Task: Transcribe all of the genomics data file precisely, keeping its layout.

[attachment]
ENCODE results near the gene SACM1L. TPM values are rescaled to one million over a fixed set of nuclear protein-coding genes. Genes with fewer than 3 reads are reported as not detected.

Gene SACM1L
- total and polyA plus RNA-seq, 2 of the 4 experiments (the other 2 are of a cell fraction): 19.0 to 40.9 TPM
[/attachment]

ENCODE results near the gene SACM1L. TPM values are rescaled to one million over a fixed set of nuclear protein-coding genes. Genes with fewer than 3 reads are reported as not detected.

Gene SACM1L
- total and polyA plus RNA-seq, 2 of the 4 experiments (the other 2 are of a cell fraction): 19.0 to 40.9 TPM